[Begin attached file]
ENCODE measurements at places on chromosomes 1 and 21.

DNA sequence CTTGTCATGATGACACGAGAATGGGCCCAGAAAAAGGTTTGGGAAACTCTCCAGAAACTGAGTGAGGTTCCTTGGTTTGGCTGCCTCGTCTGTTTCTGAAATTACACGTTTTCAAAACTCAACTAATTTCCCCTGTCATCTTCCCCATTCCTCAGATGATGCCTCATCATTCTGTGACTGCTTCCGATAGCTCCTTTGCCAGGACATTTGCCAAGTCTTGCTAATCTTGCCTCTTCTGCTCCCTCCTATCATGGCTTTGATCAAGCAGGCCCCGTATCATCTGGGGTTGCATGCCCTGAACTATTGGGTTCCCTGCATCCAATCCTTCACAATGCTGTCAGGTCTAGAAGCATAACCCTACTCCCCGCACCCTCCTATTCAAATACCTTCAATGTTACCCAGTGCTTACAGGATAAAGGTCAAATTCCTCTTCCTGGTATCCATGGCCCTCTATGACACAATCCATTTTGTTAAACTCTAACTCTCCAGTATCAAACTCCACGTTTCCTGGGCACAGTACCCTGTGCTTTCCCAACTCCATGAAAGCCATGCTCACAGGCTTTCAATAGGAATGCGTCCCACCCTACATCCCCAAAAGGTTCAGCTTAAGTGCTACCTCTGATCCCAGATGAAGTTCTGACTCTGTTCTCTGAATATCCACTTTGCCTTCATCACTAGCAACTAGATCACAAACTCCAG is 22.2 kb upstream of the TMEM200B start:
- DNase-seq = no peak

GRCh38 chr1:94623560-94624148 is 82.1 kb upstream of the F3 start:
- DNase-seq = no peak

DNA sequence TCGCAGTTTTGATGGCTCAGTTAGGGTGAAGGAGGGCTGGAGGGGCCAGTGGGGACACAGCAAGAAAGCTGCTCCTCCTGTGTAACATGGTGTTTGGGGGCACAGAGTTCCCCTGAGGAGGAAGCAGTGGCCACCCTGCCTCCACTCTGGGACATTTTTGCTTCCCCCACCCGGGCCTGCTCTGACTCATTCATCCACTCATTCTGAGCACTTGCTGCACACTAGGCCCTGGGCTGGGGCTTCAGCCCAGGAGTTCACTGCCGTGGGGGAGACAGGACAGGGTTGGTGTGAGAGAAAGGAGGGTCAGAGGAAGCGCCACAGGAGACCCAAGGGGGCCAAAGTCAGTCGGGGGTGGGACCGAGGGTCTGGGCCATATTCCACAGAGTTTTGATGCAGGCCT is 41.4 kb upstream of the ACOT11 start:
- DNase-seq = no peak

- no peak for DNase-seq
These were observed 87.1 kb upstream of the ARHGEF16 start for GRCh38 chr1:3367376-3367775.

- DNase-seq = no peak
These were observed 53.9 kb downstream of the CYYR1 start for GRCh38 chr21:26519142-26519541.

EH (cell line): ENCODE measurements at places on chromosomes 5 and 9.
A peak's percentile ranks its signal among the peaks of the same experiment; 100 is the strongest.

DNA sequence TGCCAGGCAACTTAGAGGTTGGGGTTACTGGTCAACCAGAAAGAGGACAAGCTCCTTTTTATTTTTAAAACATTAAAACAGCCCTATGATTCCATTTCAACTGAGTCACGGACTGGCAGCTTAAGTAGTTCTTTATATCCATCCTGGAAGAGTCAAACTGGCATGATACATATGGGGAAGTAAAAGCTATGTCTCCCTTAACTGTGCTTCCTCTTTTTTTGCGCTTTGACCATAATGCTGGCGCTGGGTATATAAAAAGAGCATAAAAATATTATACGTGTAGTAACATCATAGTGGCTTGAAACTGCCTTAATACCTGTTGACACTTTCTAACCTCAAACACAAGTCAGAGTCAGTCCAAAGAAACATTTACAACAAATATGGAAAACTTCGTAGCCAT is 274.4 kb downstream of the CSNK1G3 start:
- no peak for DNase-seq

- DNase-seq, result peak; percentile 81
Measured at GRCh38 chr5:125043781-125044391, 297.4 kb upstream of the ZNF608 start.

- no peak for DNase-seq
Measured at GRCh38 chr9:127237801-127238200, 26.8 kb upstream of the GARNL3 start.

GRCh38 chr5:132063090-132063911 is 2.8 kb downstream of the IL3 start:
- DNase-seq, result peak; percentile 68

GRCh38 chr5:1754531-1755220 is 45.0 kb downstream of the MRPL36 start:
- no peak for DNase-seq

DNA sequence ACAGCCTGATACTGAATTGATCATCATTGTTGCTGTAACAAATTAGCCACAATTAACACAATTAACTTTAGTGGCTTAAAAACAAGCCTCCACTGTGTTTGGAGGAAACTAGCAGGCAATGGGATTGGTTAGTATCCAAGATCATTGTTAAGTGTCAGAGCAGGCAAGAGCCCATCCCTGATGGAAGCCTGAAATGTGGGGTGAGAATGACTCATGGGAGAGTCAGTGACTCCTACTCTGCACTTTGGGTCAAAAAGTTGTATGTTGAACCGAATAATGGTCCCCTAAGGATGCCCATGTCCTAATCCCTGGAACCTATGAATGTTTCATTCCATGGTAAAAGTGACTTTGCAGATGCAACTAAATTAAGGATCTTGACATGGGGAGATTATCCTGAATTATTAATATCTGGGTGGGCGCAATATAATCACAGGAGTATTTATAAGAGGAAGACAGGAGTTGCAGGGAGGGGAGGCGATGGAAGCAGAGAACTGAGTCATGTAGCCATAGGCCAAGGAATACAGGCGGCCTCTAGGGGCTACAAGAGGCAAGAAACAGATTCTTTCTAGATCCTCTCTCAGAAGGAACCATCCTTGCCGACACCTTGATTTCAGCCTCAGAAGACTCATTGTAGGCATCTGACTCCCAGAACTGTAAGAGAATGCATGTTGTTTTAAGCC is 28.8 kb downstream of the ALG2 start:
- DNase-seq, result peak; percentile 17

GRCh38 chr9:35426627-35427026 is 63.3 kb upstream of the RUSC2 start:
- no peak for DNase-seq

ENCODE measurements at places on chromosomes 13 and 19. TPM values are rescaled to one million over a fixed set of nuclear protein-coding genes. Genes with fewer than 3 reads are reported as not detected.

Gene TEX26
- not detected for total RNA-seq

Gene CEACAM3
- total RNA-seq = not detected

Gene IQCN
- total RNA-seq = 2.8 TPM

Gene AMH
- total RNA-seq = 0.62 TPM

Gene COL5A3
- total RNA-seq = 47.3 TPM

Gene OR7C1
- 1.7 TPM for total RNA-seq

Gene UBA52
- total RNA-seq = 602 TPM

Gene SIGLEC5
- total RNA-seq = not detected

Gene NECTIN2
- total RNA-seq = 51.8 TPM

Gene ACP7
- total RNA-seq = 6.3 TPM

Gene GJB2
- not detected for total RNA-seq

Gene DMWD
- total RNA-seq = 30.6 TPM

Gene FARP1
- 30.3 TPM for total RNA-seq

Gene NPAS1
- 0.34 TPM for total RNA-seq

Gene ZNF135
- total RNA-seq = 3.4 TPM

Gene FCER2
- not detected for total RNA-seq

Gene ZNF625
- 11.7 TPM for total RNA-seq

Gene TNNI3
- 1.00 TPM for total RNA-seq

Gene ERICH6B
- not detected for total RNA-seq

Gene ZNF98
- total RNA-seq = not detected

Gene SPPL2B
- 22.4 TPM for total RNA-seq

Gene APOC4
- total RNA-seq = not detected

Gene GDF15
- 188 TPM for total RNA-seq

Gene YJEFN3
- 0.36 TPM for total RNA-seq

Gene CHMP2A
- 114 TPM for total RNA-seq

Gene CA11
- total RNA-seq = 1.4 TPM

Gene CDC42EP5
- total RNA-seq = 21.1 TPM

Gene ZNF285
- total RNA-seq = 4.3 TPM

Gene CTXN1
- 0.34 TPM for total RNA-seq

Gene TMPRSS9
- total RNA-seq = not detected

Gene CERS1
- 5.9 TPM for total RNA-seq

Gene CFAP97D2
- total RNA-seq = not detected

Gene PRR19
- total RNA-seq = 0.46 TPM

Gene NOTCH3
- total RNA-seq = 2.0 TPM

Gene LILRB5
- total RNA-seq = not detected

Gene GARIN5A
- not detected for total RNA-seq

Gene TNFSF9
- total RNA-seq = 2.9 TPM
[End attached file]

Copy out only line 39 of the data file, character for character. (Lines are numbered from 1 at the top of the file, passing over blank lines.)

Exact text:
Gene OR7C1